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  • I’m unsure
    I understood that the synergy score is the average over all the dose-combinations so it might be so that a few very high peaks in the synergy plot will be 'masked' by the majority of zero or even antagonistic areas.
    The first example has a very flat but all positive synergy landscape but the second example has a mix of positive and negative areas. Which one is more synergistic is up to expert opinion but I guess it is difficult to quantify using a single parameter any way, IMHO.
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  • The Loewe model should work for cases where drugs increase growth, so the additive predicted surface should not have to be capped at 100. Is there a reason why this is the case in Combenefit?

    Also, has anyone looked into some sort of statistical smoothing to preprocess a surface before any metrics are calculated?
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  • Thank you for this interesting post. I am interested to know how the synergy score is calculated from the differences between observed and expected (ie Lowe additivity) cell killing. I believe that we have been told that the synergy score is an integration over the observed minus expected difference matrix, and I believe we also have been told that they are not providing the exact algorithm. (Do I understand correctly, that we don't know exactly how the synergy score is calculated?) I think these three examples show that it would be helpful to know how they are doing that integration.
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  • bidwbb: I got a reply that the integration is done over non-zero concentrations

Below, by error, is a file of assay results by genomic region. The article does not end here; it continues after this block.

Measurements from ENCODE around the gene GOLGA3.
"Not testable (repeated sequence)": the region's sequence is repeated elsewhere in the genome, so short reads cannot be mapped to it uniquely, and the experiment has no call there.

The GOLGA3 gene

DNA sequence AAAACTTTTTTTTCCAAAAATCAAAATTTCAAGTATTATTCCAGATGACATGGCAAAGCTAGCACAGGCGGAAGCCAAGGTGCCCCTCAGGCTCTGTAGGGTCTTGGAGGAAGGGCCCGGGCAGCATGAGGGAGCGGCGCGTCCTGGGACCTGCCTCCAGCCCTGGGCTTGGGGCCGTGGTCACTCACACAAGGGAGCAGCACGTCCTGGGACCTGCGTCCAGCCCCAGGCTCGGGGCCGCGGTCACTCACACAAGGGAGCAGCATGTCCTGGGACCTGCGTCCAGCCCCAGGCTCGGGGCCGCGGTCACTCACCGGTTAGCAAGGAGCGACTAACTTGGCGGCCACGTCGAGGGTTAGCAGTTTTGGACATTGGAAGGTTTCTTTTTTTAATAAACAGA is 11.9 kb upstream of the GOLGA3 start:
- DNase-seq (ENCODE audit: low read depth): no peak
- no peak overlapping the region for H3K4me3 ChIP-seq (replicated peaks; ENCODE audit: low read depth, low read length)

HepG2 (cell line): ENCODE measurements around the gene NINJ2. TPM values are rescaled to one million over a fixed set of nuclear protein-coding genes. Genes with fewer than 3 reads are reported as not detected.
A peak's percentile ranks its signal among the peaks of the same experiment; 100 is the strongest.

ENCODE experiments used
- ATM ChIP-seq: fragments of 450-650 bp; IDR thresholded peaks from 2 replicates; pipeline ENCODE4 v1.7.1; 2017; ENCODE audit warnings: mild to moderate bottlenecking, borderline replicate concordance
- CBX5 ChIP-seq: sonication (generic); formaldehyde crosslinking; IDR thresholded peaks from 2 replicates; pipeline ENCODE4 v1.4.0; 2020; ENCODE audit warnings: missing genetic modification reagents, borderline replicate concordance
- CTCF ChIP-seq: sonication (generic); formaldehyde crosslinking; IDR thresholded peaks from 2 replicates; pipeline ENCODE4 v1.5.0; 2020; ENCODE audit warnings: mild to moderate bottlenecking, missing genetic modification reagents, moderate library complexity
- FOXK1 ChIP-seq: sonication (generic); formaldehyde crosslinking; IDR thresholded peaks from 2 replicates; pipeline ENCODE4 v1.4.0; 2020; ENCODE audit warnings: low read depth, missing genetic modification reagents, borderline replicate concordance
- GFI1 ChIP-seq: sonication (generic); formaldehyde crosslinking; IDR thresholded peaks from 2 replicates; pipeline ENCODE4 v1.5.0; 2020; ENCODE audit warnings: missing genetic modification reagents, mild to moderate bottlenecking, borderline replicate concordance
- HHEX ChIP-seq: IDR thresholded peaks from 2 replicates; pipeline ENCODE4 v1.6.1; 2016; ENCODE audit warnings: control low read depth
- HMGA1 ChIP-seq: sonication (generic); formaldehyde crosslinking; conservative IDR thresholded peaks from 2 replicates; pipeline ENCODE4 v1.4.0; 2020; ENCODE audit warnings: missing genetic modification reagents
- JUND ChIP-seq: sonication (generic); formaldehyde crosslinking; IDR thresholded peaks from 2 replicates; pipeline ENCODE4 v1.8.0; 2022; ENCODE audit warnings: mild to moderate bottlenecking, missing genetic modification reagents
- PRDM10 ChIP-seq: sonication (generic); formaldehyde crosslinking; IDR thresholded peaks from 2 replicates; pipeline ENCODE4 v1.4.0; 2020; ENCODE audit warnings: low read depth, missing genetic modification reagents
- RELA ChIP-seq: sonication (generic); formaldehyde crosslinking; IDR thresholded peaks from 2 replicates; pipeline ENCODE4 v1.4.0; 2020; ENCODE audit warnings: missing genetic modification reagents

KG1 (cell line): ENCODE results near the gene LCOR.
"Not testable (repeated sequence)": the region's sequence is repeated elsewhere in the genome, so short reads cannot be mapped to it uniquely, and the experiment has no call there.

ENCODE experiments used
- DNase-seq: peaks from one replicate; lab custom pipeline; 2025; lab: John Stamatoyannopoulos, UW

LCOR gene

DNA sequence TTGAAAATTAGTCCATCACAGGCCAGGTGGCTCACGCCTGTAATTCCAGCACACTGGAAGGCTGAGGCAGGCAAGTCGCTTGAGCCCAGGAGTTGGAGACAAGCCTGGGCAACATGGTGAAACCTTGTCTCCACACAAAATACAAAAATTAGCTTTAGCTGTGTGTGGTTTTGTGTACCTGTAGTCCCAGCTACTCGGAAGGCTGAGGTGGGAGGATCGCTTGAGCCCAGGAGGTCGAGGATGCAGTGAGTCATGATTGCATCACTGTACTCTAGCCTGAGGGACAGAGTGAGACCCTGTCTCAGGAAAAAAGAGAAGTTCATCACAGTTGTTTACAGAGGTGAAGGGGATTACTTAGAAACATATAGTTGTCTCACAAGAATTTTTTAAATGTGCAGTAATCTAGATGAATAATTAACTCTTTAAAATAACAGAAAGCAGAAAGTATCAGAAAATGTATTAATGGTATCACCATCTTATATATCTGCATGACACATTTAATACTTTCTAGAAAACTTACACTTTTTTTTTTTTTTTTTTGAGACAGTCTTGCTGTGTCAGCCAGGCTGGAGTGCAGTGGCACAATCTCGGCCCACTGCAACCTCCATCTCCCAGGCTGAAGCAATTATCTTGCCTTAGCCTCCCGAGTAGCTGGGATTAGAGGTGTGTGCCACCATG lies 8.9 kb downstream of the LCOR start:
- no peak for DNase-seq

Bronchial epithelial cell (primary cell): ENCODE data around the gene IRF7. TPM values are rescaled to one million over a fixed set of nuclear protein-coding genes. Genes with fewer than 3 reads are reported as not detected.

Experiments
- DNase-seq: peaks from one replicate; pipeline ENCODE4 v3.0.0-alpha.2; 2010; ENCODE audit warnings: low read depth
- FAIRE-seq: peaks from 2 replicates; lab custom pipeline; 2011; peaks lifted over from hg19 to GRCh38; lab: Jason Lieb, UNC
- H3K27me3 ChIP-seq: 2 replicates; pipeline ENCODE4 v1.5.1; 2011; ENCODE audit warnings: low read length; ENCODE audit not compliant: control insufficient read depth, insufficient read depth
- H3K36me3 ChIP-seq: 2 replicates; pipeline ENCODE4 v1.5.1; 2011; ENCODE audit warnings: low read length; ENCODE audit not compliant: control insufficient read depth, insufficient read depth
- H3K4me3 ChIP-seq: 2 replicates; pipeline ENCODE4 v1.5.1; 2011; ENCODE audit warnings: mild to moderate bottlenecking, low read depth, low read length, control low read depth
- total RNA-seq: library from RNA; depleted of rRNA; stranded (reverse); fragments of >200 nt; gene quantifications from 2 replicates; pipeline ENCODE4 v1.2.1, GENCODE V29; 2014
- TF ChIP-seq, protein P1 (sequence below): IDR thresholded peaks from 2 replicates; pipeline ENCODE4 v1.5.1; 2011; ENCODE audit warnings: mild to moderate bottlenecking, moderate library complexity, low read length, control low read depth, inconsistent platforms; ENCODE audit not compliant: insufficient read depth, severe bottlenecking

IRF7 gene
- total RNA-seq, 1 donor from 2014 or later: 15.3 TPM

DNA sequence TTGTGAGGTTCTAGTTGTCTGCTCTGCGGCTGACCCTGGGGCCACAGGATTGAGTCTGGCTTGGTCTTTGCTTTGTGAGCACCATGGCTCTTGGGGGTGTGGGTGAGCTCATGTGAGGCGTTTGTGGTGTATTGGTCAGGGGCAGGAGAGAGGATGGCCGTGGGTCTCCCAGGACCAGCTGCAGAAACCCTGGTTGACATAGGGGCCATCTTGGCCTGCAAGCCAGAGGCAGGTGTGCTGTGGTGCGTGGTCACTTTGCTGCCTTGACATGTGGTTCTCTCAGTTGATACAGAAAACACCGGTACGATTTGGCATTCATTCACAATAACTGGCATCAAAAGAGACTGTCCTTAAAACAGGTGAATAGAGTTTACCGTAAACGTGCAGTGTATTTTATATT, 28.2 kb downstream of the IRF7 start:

http://support.sagebase.org/sagebase/...

    However, it does not seem to be so straightforward. In all the cases above the concentrations run from x to 100x, making the area to integrate over (log(100x)-log(x))^2=log(100)^2 ~ 21. That is, the synergy score should be roughly 21x the average synergy value in the Loewe model. This is clearly not the case.
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  • The score is calculated over the whole dose-response surface, it highlights some kind of average synergy as per Jing's comments. It cannot distinguish exactly between all cases. Think about it, you’re reducing 25 or so values in the dose response into 1 unique metric! There will be different distributions with the same score.

    The problem highlighted in the third case is due to the fact that in some cases, experimental issues lead to poor growth in control wells (slower growth than expected ) and then normalization show spurious overall stimulation. Because fitting is done on the basis of no effect in ctrl conditions, poor fitting is obtained and slight antagonism might result. Note that cases where this is exacerbated are flagged.

    Note that the examples highlighted here have low scores. Real synergy and/or antagonism will have higher absolute scores. Unfortunately, with only one replicate, there are indeed limits in terms of possibilities.